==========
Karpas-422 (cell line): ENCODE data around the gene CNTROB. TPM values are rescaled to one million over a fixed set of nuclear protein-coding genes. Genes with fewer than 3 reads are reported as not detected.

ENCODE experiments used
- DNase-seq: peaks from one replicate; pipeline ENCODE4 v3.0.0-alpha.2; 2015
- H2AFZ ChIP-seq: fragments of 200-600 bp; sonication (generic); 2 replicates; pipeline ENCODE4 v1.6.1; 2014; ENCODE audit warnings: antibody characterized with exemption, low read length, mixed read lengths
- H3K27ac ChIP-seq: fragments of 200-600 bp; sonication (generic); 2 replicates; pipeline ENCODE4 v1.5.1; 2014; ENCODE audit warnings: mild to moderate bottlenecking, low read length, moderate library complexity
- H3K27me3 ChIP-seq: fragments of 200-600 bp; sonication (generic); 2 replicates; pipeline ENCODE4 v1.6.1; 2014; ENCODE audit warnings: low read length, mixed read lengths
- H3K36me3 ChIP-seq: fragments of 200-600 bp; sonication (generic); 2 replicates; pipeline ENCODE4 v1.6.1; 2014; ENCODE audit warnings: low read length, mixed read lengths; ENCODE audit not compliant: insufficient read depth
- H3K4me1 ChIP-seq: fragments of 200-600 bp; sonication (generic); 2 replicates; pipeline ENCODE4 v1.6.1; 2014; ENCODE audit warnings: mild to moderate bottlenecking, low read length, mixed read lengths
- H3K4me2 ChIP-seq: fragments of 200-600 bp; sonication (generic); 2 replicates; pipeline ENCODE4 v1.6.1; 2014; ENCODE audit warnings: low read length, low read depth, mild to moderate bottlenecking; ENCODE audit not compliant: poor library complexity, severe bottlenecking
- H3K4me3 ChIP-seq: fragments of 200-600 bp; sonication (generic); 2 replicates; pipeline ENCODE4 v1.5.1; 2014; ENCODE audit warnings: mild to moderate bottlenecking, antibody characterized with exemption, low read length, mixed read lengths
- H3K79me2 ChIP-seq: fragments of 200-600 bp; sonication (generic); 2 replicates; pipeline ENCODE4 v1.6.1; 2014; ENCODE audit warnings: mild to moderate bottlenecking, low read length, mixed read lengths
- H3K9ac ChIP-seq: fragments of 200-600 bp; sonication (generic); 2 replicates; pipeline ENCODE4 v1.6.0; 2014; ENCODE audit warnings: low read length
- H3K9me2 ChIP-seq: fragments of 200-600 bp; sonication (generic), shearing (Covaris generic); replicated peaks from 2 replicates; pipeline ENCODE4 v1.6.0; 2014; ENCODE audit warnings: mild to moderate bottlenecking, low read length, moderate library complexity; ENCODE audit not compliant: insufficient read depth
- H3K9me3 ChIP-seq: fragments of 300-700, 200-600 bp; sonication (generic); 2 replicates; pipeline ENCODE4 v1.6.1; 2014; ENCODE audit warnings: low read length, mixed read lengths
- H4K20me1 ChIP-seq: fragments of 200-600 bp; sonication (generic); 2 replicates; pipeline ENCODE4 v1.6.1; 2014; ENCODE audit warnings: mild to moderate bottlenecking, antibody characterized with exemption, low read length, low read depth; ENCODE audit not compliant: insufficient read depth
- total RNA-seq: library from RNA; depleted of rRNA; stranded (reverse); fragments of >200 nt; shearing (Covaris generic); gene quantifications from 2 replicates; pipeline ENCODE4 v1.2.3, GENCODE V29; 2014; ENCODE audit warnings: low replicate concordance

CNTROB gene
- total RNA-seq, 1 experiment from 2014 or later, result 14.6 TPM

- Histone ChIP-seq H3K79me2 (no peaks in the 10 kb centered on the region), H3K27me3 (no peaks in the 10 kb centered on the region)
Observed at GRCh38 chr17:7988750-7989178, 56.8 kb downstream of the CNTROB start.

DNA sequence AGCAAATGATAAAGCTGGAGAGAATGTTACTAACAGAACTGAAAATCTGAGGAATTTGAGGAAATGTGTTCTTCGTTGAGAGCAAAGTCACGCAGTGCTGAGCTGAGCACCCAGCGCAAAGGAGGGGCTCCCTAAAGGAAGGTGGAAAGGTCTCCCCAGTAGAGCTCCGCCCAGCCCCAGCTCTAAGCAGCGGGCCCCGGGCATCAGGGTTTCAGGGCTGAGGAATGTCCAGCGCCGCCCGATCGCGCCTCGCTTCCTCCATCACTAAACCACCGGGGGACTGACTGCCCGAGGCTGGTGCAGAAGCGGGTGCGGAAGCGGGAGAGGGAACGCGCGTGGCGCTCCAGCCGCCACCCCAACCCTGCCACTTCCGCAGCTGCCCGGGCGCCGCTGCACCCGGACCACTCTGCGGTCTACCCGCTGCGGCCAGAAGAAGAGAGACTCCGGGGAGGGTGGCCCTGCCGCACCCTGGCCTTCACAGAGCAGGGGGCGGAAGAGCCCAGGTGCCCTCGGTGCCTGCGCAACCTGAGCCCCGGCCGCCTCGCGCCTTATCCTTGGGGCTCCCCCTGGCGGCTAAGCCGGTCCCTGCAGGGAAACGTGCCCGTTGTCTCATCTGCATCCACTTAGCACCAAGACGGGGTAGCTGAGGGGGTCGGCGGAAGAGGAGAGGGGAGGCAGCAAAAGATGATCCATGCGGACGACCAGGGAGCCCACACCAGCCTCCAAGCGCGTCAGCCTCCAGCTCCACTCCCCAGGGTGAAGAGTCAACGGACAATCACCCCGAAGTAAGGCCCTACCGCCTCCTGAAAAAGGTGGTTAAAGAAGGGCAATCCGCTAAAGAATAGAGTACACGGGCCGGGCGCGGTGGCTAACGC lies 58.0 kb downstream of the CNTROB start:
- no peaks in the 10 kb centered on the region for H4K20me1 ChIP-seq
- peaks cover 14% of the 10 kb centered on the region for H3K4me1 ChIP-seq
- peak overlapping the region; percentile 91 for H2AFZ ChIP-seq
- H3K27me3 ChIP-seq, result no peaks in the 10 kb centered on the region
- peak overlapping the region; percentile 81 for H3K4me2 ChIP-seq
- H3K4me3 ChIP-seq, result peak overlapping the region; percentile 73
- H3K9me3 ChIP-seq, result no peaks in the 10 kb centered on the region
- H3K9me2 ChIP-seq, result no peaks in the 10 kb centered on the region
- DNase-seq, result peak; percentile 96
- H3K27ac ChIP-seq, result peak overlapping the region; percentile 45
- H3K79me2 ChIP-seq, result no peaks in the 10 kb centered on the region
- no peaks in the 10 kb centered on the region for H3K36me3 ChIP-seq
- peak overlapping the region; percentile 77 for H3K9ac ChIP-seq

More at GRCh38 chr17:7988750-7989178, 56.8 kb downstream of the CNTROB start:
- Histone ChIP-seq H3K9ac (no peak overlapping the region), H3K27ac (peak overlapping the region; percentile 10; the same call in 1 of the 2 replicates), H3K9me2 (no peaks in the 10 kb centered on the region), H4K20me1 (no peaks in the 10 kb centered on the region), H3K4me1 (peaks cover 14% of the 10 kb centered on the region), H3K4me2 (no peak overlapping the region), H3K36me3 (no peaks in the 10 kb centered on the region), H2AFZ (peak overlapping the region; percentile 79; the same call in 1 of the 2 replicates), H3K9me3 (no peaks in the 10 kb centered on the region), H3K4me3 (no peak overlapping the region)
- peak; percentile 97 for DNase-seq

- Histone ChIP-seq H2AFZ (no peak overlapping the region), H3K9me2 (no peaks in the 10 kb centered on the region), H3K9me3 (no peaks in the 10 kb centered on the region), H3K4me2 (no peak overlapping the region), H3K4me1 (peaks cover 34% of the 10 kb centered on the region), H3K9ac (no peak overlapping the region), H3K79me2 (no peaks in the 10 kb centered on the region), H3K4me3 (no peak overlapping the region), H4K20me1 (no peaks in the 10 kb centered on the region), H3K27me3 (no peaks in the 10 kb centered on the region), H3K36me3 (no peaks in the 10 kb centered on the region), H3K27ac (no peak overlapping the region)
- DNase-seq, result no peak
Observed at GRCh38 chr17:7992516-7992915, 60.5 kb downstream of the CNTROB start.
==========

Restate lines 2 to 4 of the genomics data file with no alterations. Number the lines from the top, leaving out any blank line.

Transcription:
ENCODE experiments used
- DNase-seq: peaks from one replicate; pipeline ENCODE4 v3.0.0-alpha.2; 2015
- H2AFZ ChIP-seq: fragments of 200-600 bp; sonication (generic); 2 replicates; pipeline ENCODE4 v1.6.1; 2014; ENCODE audit warnings: antibody characterized with exemption, low read length, mixed read lengths